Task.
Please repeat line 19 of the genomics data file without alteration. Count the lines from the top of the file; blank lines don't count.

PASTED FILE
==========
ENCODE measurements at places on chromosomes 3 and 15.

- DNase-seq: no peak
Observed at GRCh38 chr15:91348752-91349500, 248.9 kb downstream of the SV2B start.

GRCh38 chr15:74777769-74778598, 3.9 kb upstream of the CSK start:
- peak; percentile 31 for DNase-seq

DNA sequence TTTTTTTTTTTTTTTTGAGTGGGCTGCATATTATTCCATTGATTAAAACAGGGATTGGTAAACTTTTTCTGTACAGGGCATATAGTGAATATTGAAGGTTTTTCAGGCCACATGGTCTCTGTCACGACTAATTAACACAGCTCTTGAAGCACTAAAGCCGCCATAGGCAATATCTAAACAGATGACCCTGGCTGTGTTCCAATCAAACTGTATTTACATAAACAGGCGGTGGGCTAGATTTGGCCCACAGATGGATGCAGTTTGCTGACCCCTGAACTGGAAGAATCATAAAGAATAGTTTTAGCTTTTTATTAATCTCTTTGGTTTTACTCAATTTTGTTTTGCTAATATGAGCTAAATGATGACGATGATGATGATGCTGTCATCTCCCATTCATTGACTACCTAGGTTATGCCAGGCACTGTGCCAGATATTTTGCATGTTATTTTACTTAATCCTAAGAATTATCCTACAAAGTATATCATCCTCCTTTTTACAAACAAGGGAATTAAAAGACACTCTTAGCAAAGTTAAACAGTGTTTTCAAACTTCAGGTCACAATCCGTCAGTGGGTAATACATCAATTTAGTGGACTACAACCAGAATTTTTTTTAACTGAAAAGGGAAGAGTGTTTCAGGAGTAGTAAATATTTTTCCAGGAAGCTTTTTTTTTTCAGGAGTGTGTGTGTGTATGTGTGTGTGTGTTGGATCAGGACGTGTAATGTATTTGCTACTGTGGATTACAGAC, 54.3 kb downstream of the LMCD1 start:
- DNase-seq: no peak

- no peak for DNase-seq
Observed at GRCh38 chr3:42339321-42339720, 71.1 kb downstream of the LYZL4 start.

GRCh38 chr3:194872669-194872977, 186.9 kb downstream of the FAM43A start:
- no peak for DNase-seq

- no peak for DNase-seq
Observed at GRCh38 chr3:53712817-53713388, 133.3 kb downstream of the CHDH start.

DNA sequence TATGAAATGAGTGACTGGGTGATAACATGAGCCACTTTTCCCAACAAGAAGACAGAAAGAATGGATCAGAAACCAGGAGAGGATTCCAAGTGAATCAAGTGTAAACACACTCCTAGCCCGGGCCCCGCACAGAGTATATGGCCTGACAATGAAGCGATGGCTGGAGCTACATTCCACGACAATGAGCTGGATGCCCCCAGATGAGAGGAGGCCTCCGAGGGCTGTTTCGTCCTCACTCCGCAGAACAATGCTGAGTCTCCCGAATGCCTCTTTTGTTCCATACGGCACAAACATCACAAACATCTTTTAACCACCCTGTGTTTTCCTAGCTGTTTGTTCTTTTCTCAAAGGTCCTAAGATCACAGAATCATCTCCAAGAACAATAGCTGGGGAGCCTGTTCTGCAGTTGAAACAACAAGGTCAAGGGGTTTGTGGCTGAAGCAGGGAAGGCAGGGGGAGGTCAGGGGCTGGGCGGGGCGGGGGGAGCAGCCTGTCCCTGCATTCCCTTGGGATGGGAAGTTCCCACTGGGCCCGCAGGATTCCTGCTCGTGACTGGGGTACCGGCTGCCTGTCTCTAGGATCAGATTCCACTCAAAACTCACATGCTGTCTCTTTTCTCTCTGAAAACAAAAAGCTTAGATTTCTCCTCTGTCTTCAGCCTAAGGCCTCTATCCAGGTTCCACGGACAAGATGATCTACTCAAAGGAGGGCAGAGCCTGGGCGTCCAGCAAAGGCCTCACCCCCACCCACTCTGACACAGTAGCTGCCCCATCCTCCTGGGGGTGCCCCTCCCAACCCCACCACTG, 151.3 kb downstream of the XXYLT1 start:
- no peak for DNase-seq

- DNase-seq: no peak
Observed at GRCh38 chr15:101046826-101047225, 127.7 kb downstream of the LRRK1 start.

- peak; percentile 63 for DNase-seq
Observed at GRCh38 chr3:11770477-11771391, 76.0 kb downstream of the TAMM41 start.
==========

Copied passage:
Observed at GRCh38 chr3:11770477-11771391, 76.0 kb downstream of the TAMM41 start.